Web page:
Greggs ends court battle over Leicester Square late-night sausage rolls

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Bakery chain Greggs is set to open until 2am on Thursday to Saturday nights at its flagship Leicester Square store after reaching an agreement with the council, bringing an end to its court battle.

It will be allowed to sell hot drinks and its signature sausage rolls and pasties after 11pm, but not items from its hot food menu, and it must have bouncers on the door.

The fast-food chain was set to appeal against the decision by Westminster City Council to refuse an extended licence, with a three-day hearing meant to start on Tuesday.

But the hearing was cancelled after the appeal was withdrawn.

These items require special permissions from local authorities to be sold between 11pm and 5am.

Greggs said these products have been selling well as cheap meals remain “compelling” to consumers facing a cost-of-living squeeze.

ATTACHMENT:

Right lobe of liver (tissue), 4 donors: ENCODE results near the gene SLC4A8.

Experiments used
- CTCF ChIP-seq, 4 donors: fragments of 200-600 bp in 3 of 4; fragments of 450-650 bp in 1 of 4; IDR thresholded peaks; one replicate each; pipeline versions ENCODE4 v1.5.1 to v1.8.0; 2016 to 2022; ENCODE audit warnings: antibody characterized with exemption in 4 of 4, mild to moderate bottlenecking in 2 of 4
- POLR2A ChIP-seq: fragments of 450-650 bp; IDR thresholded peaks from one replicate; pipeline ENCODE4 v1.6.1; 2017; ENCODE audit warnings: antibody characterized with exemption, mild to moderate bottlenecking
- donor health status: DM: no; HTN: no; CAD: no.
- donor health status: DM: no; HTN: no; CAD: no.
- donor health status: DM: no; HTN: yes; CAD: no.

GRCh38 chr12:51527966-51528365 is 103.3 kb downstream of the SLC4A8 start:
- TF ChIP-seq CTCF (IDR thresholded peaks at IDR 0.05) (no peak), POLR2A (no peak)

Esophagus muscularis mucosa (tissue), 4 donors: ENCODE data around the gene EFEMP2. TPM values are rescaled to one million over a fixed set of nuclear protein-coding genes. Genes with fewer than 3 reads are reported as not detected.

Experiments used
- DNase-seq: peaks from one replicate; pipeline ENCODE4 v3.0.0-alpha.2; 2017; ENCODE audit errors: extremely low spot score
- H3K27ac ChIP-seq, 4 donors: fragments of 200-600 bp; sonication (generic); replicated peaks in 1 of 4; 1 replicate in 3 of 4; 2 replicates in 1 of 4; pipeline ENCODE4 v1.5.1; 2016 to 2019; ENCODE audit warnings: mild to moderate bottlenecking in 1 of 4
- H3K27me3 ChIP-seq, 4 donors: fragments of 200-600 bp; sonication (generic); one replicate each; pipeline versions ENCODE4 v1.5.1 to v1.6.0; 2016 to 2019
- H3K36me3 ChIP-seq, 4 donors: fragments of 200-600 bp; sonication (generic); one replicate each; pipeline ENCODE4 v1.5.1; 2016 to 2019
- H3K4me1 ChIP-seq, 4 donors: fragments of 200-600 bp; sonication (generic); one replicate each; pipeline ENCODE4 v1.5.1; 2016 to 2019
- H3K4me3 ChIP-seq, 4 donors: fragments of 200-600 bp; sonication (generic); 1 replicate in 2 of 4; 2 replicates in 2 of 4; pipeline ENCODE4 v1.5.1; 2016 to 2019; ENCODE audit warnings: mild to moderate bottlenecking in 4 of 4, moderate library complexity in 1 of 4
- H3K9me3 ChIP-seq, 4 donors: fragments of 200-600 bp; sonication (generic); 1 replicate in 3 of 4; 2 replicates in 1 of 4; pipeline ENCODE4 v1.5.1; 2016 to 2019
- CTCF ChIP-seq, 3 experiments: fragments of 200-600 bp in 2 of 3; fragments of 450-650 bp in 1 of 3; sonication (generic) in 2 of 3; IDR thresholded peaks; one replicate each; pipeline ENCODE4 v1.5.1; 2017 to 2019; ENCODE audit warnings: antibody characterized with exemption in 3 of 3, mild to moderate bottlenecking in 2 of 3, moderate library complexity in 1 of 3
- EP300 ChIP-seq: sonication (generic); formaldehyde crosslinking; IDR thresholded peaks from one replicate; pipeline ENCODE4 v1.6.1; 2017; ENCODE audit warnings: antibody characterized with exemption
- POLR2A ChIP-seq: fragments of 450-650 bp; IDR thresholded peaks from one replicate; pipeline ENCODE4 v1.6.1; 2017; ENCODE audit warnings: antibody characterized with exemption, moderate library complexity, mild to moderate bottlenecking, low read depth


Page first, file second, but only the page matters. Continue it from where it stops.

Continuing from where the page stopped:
The firm had hoped to have a 24-hour store in London’s Leicester Square, opened in July last year, to serve hot food throughout the day and night.

But it was blocked by the council over concerns that the store would cause “late-night disturbances and antisocial behaviour”.

Councillor Aicha Less, deputy leader of Westminster City Council, said: “Greggs had originally applied for a licence in Leicester Square to sell hot food and hot drinks for 24 hours, Mondays to Sundays.

“This was refused by Westminster’s licensing sub-committee and Greggs appealed that decision.

“Based on the merits of this case, Westminster have come to an agreement with Greggs that works for everyone.”

New Greggs shop in Leicester Square
Greggs launched its flagship shop on Leicester Square, London, in July last year (Matt Alexander/PA)

The agreement means it can stay open until midnight on Sunday to Wednesday, and until 2am on Thursday to Saturday.

It also must instal CCTV at the premises, have door supervisors and ensure litter is cleared outside the shop.

“We are pleased to continue to support local businesses and look forward to working with the company going forward,” the council added.

Greggs’ chief executive Roisin Currie told the Evening Standard it had reached a compromise with the council, and was working on what it can sell later into the evening.

“It’s very positive and we’ve worked well together,” she said.

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